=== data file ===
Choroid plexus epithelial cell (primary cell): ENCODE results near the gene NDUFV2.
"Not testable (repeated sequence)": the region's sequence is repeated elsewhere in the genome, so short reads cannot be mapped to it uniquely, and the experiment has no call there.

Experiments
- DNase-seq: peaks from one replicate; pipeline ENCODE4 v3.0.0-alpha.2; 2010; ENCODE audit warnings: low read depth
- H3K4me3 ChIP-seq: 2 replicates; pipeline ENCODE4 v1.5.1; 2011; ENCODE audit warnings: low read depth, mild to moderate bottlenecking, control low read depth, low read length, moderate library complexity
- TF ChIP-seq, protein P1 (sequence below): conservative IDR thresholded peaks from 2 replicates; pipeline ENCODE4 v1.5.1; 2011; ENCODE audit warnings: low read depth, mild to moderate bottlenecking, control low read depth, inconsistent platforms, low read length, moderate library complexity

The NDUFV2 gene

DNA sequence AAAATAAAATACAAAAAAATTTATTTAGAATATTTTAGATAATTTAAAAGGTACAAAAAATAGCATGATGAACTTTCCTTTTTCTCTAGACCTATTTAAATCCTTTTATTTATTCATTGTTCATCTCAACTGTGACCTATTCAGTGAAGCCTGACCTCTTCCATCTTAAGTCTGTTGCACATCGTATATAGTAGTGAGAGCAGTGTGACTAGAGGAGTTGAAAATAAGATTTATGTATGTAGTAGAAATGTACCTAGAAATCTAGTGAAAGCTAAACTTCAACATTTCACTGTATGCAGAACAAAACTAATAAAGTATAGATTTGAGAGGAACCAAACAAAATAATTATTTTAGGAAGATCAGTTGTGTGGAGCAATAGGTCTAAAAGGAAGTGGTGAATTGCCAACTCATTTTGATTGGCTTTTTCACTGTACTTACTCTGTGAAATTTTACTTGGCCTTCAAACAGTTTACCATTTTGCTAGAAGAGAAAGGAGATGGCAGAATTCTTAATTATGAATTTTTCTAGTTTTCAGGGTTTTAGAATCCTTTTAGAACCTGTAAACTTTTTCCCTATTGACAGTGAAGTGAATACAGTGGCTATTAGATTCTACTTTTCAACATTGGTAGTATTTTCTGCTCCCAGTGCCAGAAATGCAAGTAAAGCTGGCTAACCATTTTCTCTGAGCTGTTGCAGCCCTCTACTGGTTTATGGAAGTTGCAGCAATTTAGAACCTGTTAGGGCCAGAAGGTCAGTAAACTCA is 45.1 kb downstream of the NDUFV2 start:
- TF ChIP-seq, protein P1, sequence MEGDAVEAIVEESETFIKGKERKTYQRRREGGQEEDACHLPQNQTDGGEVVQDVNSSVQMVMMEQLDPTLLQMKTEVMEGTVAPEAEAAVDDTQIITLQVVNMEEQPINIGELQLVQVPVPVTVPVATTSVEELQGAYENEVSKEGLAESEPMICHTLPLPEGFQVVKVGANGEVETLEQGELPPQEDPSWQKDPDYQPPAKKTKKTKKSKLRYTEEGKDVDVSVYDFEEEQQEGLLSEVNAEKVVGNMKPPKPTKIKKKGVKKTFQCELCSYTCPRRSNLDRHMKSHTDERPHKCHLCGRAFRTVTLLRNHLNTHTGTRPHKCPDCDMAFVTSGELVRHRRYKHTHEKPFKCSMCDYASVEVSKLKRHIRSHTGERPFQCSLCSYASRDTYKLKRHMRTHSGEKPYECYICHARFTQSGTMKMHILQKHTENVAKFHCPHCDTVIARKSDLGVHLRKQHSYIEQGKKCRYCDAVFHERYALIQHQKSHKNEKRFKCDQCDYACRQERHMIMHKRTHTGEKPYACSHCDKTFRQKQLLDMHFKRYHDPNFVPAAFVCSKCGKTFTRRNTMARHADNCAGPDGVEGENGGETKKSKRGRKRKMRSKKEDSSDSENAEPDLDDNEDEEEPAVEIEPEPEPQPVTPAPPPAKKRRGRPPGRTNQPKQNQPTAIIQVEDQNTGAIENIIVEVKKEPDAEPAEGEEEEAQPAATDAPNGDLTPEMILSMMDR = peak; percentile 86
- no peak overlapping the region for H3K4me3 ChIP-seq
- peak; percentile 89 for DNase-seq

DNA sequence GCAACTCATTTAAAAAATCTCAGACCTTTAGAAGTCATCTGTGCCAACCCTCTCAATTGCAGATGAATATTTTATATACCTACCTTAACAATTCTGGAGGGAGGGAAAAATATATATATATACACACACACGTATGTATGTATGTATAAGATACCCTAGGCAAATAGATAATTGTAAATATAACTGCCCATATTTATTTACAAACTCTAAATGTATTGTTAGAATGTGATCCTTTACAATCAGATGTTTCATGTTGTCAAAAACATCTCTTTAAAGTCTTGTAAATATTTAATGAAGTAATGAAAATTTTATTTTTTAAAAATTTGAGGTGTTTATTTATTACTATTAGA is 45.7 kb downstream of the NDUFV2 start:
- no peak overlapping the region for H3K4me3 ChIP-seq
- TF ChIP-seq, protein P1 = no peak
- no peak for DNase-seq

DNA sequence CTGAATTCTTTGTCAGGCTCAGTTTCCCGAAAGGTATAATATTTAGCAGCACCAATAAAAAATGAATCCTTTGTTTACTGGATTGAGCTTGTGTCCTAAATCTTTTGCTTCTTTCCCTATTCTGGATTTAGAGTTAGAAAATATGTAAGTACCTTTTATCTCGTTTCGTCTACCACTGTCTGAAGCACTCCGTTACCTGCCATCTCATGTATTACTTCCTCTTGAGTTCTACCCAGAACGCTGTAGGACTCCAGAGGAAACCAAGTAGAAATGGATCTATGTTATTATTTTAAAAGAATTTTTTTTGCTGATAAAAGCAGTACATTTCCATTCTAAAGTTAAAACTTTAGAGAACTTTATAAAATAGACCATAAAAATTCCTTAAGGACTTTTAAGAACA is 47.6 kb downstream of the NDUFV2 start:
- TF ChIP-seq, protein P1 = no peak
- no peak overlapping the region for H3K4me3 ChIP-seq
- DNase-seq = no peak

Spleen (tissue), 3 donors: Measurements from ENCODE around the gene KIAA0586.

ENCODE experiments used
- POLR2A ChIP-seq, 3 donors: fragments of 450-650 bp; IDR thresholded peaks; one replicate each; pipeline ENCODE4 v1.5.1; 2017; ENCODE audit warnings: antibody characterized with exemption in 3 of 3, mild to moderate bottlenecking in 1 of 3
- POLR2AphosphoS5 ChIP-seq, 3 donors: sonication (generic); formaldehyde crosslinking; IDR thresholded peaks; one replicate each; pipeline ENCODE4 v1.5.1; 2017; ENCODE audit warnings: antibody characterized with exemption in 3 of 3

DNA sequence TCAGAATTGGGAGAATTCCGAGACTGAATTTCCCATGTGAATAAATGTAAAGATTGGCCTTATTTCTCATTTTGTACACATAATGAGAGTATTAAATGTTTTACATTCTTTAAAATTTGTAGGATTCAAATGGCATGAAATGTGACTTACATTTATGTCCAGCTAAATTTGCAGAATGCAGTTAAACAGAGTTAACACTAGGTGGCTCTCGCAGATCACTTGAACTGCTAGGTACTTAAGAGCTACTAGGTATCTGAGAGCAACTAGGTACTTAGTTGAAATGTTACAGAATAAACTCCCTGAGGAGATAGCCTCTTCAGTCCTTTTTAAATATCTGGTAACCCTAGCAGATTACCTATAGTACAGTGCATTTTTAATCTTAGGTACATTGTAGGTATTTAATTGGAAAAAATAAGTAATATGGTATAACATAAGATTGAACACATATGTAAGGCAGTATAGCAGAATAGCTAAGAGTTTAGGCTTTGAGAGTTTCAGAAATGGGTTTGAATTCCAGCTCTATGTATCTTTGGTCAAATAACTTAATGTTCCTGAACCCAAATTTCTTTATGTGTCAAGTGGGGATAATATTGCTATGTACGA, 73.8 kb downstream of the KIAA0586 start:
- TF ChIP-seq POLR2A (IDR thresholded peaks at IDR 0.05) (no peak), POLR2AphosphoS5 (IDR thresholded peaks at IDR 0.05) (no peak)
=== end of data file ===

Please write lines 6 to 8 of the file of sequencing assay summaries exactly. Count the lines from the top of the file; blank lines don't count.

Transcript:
- TF ChIP-seq, protein P1 (sequence below): conservative IDR thresholded peaks from 2 replicates; pipeline ENCODE4 v1.5.1; 2011; ENCODE audit warnings: low read depth, mild to moderate bottlenecking, control low read depth, inconsistent platforms, low read length, moderate library complexity

The NDUFV2 gene

DNA sequence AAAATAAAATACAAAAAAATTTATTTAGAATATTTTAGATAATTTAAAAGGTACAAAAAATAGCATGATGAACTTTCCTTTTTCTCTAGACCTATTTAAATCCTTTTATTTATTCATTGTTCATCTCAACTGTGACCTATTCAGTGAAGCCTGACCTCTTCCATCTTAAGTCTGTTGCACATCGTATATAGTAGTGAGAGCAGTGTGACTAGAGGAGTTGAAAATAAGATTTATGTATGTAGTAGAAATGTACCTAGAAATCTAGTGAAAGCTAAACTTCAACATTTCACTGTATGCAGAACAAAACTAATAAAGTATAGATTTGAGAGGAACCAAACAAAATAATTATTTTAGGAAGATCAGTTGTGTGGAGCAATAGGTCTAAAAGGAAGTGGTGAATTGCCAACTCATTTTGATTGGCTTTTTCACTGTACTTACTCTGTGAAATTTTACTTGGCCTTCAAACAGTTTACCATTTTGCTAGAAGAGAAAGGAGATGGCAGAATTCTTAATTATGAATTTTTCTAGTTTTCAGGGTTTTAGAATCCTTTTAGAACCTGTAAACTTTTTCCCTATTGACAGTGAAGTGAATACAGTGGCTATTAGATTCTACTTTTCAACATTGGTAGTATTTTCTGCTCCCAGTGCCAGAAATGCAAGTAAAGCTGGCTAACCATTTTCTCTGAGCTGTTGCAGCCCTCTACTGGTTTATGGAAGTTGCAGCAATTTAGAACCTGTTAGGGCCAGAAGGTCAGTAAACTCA is 45.1 kb downstream of the NDUFV2 start: